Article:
do not drive under the influence of cannabis
The use of marijuana for recreational purposes was legalized across Canada in October 17, 2018. As a result, driving while ‘under the influence’, which now includes under the influence of cannabis, is starting to have legal and insurance repercussions in the auto insurance industry.

Your car insurance coverage may need to change, too.

Last July, Ontario adopted a zero-tolerance approach for drivers under 21, drivers who hold their G1 or G2, regardless of age, and commercial drivers. According to Insurance, if any amount of cannabis or illegal drugs are found in their system, it results in an immediate roadside driver’s licence suspension. Insurance companies are falling in line with the new provincial legislation regarding impaired driving, which now includes use of cannabis, and are adjusting policies to align with provincial policy. They are also keeping an eye on what’s going on south of the border.

Colorado: the impact of marijuana legalization on auto insurance rates.

Close attention is being paid in Canada to US statistics, where nine states and Washington, DC, have legalized marijuana for recreational use for adults over the age of 21. 

Business Insider reports that Colorado was one of the first states to fully legalize the drug, in 2014. As a result, in Colorado today there are more marijuana dispensaries than Starbucks and McDonalds locations combined.

BNN Bloomberg points out that it’s no coincidence that drivers in that state have seen a 54% hike in their insurance premiums. According to CBC News, Canadians could face rising auto insurance costs as well. Kristine D’Arbelles, spokesperson for the Canadian Automobile Association (CAA), said the insurer’s first focus is public education to prevent cannabis users from driving.

“Drivers who make good choices are rewarded by better insurance premiums,” D’Arbelles said in an emailed statement. “Impacts from illegal use of cannabis (which is the case when driving a vehicle under the influence) will have the same impact on your insurance premium as the illegal use of alcohol.”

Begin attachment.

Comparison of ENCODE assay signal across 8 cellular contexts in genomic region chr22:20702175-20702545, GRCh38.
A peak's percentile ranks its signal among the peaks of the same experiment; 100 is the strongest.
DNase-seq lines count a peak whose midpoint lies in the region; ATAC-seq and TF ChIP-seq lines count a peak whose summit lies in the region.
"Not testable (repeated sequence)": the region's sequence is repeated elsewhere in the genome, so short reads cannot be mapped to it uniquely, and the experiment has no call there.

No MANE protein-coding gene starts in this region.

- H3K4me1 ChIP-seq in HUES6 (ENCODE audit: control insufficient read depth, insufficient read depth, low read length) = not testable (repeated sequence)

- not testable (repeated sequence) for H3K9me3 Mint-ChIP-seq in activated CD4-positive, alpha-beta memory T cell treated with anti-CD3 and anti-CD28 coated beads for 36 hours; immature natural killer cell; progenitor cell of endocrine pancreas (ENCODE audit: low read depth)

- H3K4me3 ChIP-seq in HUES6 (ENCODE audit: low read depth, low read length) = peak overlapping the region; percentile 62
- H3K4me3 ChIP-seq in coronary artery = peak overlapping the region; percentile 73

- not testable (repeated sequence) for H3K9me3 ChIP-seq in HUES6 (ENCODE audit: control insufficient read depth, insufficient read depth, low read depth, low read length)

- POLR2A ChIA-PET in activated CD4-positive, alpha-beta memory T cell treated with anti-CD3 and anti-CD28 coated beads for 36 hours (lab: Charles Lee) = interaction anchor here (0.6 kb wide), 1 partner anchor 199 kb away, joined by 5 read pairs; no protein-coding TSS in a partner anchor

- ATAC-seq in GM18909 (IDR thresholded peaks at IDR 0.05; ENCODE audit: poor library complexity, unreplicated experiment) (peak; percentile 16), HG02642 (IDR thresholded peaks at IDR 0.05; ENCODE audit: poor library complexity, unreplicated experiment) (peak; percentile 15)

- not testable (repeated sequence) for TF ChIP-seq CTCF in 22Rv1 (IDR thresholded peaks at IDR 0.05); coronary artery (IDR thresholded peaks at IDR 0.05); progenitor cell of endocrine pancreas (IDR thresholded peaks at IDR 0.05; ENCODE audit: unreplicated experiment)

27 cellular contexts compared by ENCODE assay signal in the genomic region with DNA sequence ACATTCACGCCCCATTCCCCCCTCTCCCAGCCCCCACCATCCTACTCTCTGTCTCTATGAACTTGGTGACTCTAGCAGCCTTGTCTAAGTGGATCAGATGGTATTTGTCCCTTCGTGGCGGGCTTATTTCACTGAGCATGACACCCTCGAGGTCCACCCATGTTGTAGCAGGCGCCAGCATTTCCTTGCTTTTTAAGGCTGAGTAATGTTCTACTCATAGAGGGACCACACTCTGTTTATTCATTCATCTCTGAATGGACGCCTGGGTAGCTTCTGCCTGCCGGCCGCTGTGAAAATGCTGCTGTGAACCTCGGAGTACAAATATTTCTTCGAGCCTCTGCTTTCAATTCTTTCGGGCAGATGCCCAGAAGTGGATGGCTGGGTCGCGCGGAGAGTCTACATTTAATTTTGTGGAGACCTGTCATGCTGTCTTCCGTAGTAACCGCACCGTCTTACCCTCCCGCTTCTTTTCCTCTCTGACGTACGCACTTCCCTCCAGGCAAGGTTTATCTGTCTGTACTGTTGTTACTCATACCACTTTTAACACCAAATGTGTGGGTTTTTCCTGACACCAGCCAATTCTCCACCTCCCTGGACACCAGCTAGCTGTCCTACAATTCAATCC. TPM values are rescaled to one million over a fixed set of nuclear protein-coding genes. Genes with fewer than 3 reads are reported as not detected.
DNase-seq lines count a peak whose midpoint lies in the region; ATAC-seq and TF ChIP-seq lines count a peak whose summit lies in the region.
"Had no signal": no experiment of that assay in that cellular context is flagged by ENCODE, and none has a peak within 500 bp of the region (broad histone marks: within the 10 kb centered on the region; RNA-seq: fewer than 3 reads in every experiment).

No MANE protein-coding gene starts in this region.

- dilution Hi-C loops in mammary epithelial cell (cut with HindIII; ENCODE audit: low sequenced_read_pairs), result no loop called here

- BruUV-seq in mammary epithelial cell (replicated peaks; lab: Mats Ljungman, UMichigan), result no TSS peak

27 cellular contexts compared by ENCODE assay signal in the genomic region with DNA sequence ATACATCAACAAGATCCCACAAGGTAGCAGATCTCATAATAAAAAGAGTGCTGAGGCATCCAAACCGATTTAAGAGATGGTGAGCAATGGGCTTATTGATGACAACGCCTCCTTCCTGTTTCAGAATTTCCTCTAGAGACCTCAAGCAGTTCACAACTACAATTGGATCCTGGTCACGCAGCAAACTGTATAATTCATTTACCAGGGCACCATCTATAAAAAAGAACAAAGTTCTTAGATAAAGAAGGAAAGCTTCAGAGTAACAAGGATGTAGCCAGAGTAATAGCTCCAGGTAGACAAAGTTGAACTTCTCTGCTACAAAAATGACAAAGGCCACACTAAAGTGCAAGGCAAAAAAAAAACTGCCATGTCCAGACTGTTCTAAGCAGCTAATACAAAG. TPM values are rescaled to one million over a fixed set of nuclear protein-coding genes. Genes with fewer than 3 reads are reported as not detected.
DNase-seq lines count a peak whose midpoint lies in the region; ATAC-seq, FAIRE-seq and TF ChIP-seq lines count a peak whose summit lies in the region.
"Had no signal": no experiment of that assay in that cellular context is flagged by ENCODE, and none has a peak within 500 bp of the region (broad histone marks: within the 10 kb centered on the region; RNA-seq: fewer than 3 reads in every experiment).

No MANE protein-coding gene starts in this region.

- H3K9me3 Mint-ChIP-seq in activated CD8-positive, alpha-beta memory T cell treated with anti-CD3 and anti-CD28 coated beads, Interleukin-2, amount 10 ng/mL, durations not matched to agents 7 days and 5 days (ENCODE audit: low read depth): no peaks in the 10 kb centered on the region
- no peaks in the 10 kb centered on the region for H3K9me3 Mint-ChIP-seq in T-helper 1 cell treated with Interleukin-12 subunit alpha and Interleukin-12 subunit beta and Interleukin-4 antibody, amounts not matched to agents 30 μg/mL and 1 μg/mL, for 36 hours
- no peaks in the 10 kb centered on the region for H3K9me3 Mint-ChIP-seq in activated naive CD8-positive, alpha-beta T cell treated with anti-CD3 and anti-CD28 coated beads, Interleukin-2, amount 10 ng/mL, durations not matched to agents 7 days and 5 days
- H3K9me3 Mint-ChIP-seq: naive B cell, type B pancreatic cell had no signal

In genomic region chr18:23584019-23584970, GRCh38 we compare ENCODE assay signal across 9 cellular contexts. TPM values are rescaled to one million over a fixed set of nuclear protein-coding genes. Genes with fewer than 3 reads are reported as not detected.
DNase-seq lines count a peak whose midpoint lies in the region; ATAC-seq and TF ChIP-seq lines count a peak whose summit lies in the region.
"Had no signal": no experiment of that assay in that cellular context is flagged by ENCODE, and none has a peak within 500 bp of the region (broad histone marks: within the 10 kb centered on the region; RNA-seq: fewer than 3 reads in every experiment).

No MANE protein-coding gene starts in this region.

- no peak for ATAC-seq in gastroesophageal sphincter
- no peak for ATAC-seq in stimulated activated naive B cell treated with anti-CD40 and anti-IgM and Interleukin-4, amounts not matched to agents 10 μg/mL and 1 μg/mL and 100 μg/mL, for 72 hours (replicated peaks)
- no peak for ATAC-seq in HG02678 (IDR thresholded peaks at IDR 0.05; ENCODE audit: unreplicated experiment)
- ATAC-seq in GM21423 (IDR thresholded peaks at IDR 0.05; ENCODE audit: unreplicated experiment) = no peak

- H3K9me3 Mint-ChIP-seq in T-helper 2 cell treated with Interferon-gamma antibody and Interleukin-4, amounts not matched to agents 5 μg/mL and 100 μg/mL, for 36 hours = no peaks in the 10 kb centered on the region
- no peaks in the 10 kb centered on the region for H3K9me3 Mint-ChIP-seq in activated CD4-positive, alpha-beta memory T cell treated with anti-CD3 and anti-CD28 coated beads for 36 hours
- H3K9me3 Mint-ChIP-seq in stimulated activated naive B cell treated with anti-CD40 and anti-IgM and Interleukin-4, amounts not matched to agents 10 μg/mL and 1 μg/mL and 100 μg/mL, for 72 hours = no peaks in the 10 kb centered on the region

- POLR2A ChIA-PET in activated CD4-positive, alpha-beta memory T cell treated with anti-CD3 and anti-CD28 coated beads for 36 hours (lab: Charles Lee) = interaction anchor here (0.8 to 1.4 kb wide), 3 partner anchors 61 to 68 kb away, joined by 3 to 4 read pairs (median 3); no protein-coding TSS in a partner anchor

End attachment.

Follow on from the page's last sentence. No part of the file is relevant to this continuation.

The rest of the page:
While D’Arbelles said CAA does not plan to change premiums as a result of the legalization of cannabis, she added that the industry is keeping a close eye on trends, data and impact from legalization, and “will adapt accordingly”.

If cannabis-related car accidents increase, drivers’ premiums will, too.

It’s clear that Canadians need to pay closer attention to the importance of not driving under the influence of cannabis. CBC News posted a troubling new survey from Statistics Canada revealing that more than a million Canadians have recounted being the passenger in a vehicle driven by someone who has consumed cannabis within two hours of driving.

BNN Bloomberg reports that about one in seven cannabis users with a driver’s licence have admitted to driving within two hours of using it. From a road safety perspective, these stats are alarming, and insurance companies have made note of them.

BNN Bloomberg  also reports that, according to Alyssa Furtado, CEO of, a financial product comparison site, “Ontario Automobile Policy excludes coverage for accidental loss or damage caused by drivers under the influence of ‘intoxicating substances’… If accidents as a result of cannabis use increase, insurance companies’ loss-ratios will increase, and that will ultimately increase individual drivers’ premiums.”

Talk to us about how we can help you.

Now that recreational marijuana is legal in Canada, we’d like to sit down with you to review what that means in terms of your own auto insurance policy. One of our knowledgeable and caring agents will explain if and how the new legislation might affect your policy, and what we can do to minimize its impact, if indeed there is any impact.

Our goal is to provide a car insurance policy  tailored to your unique needs, and to ensure the protection you deserve.